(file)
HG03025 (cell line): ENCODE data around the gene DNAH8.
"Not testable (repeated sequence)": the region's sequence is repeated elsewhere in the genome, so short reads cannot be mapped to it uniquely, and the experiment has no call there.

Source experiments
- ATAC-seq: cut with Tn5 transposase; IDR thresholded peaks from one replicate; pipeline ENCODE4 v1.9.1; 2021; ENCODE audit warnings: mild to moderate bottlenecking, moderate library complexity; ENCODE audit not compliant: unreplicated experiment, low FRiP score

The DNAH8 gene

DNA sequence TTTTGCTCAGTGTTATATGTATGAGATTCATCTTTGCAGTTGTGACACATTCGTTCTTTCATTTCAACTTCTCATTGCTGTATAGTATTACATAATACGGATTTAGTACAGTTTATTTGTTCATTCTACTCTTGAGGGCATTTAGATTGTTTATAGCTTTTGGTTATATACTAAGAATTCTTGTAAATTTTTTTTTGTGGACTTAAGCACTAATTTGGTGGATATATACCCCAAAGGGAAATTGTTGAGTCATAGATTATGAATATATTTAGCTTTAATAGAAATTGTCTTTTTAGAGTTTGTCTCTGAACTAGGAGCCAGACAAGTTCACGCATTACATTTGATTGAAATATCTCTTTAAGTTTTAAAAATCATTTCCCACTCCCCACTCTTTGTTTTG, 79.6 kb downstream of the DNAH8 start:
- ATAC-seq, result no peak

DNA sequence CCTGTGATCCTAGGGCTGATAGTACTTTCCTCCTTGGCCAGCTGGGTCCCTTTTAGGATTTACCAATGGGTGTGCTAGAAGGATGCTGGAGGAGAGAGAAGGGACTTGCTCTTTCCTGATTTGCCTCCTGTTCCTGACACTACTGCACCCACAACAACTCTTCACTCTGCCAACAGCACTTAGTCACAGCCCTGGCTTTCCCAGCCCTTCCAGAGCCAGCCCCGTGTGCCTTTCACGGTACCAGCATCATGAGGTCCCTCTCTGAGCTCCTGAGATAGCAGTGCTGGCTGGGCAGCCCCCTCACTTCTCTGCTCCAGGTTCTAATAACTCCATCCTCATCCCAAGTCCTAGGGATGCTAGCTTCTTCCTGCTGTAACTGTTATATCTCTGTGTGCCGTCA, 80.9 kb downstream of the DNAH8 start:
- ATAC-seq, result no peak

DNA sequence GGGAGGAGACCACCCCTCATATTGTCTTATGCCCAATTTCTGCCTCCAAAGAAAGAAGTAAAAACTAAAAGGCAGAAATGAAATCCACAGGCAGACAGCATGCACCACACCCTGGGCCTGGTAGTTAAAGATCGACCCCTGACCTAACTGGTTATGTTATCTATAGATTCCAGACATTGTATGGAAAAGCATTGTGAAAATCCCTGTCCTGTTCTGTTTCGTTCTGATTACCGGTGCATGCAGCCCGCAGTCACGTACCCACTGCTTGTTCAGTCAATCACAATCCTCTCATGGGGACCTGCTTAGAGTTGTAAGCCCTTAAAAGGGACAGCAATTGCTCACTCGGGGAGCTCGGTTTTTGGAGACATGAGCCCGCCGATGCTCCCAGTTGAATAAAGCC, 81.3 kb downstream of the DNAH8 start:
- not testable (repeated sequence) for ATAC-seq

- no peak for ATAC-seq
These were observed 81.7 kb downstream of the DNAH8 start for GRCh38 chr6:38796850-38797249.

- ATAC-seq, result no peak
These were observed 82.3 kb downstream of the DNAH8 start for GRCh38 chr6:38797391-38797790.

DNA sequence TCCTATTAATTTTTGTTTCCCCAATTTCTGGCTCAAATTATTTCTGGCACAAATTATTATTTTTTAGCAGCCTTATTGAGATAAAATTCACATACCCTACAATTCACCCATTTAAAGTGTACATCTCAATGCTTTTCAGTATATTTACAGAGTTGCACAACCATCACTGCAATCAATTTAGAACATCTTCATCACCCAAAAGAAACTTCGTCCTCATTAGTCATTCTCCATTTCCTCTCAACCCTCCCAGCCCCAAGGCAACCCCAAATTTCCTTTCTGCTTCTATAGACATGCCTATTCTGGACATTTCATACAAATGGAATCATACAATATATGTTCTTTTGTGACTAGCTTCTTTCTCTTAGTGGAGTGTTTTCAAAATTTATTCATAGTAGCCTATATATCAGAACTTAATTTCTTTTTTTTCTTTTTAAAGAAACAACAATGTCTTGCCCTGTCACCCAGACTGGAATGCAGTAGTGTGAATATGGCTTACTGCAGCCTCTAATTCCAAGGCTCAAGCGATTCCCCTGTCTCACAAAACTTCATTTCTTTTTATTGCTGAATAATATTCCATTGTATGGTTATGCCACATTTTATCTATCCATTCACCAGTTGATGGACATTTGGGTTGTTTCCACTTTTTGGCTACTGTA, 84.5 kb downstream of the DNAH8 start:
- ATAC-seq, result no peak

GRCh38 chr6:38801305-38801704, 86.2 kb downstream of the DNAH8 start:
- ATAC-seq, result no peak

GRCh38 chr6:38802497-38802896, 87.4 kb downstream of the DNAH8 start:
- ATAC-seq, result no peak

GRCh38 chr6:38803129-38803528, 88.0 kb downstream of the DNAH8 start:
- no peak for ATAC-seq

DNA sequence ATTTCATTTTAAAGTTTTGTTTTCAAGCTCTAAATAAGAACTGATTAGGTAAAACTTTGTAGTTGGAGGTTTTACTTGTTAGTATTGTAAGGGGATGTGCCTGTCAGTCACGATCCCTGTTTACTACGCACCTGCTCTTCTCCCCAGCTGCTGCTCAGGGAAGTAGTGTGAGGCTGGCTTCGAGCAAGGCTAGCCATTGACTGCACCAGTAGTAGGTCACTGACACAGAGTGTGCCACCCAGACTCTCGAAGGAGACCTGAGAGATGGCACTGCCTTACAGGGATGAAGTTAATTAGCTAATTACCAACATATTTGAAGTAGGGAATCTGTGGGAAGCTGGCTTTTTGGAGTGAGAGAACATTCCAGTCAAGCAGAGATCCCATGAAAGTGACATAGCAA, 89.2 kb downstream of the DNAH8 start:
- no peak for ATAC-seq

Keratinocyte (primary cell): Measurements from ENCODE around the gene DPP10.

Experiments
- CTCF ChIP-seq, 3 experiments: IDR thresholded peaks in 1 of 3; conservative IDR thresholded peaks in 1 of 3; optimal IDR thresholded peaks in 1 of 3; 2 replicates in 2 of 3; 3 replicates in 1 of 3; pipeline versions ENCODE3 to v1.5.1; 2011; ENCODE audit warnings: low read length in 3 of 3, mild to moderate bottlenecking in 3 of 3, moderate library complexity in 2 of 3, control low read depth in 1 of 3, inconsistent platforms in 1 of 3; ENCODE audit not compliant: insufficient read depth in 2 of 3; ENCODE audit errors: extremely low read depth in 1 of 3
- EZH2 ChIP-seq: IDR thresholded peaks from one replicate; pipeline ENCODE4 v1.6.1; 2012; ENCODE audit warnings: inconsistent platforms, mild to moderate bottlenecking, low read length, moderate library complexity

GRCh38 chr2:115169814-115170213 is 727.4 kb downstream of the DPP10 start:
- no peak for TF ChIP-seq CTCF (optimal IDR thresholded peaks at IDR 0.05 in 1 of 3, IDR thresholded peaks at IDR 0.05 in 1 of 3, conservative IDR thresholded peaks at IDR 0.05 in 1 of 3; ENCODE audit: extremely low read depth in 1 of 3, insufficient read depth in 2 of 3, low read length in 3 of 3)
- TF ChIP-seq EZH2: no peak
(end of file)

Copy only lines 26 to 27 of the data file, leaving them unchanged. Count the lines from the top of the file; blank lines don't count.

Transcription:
Keratinocyte (primary cell): Measurements from ENCODE around the gene DPP10.

Experiments